BEIRUT -- Syrian President Bashar Assad vowed Friday to avenge the death of a senior pro-government cleric who was killed along with dozens of people in a suicide bombing at a Damascus mosque, saying he would "purge our country" of the militants behind the attack in the heart of the capital.
Both Mr. Assad and the rebels seeking to topple him blamed each other for Thursday's bombing at the mosque. At least 49 people were killed, including the 84-year-old preacher and his grandson, the government said, in one of the most brazen assassinations of the Syrian civil war.
Although the cleric was despised by the rebels for his unwavering support of the regime, opposition leaders condemned his killing.
Sheik Buti, Syria's best-known cleric and the most prominent religious figure killed so far in the conflict, had supported the regime since the early days of Mr. Assad's father and predecessor, the late President Hafez Assad, providing legitimacy to their rule. Sunnis are the majority sect in Syria, while Mr. Assad is from the minority Alawite sect -- an offshoot of Shiite Islam.
The opposition Britain-based Syrian Observatory for Human Rights put the death toll in the bombing at 52. No group claimed responsibility for the blast.
Sheik Buti's killing exposed weak links between the rebel fighters on the ground and their purported political leadership, and could boost the government's argument that Islamic extremists dominate the uprising.
In Amman, Jordan, President Barack Obama said Mr. Assad is sure to go eventually, but added that he was worried about Syria becoming a haven for extremists afterward. Standing beside Jordan's King Abdullah II, Mr. Obama said the international community must work together to ensure that there is a credible opposition ready to take over.
"Something has been broken in Syria, and it's not going to be put back together perfectly immediately -- even after Assad leaves," Mr. Obama said. "But we can begin the process of moving it in a better direction, and having a cohesive opposition is critical to that."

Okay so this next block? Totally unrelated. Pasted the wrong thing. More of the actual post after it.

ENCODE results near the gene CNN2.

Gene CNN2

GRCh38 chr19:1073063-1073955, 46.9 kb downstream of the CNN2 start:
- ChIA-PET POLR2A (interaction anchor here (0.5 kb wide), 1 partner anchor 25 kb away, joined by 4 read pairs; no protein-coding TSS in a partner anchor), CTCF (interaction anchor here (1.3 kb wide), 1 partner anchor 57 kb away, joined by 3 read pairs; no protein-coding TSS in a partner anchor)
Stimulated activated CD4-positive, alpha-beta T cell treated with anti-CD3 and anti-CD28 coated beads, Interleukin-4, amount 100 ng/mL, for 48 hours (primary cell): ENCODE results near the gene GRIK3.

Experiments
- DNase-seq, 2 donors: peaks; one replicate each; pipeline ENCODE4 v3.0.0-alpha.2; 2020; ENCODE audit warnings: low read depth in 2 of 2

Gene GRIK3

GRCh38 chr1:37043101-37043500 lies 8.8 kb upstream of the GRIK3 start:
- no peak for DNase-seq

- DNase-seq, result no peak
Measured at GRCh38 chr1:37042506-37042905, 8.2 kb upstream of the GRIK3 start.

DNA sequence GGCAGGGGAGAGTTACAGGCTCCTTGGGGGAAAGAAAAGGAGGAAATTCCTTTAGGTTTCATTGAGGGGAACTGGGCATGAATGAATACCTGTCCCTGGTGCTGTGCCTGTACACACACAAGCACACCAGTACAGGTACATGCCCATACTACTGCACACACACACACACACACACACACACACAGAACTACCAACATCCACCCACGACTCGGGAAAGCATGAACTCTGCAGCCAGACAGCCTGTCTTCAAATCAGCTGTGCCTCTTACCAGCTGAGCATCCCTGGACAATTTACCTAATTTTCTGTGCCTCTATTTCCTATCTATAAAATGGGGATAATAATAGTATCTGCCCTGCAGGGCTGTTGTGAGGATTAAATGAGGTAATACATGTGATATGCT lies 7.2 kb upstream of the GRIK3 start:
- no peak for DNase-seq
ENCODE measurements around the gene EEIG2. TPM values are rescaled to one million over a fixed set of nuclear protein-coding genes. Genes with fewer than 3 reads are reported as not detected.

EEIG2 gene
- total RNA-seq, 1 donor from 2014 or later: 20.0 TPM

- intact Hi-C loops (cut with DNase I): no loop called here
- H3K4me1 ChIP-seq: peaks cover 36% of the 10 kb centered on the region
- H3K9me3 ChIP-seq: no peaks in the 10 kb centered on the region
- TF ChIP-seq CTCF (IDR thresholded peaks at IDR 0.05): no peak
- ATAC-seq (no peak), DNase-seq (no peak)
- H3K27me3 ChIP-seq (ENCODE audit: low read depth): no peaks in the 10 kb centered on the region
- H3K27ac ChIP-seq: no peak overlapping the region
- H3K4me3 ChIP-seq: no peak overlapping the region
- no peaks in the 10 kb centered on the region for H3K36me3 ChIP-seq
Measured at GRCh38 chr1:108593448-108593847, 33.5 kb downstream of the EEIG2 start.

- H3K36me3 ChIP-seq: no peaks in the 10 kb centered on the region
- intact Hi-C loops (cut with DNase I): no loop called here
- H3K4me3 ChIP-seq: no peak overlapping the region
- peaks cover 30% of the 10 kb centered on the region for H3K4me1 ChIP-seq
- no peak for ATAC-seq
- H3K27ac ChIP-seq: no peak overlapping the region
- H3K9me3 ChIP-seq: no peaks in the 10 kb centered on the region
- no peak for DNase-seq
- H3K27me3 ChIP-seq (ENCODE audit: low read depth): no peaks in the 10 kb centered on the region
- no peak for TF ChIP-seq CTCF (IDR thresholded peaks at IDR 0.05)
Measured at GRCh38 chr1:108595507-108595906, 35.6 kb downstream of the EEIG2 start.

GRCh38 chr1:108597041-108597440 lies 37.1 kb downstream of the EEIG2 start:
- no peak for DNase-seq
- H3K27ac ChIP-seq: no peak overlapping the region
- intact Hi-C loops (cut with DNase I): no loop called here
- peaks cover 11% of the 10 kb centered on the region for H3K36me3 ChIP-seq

Sheik Buti's killing came near the start of the Syrian crisis' third year, with rebel and regime forces largely stalemated and an estimated 70,000 people dead. The opposition is trying to get organized enough to provide basic services to people in rebel-held areas and better coordinate the hundreds of independent groups fighting across Syria. Earlier this week, the coalition elected an interim prime minister.
Coalition members hope that U.S.-educated Ghassan Hitto will encourage world powers to back the rebels with badly needed funding and weapons. But so far, the coalition has failed to project its authority inside Syria or exercise control over the groups fighting Mr. Assad on the ground, many of them fueled by extremist ideologies and calling for an Islamic state. Most expect that it was one of those groups that killed Sheik Buti, reflecting how little control the opposition's exile leadership has over groups on the ground.
Sheik Buti's funeral is scheduled for today in Damascus following noon prayers. Mr. Assad declared it a day of mourning.
In neighboring Lebanon, pro- and anti-Assad gunmen fought in the northern port city of Tripoli, leaving six people dead and more than 20 wounded, according to state-run National News Agency. Clashes between the Sunni neighborhood of Bab Tabbaneh, which supports Syria's rebels, and the adjacent Alawite neighborhood of Jabal Mohsen, which supports Mr. Assad, have broken out repeatedly in recent months. Also in Tripoli, the Lebanese army said a soldier was killed in an army raid to capture several gunmen.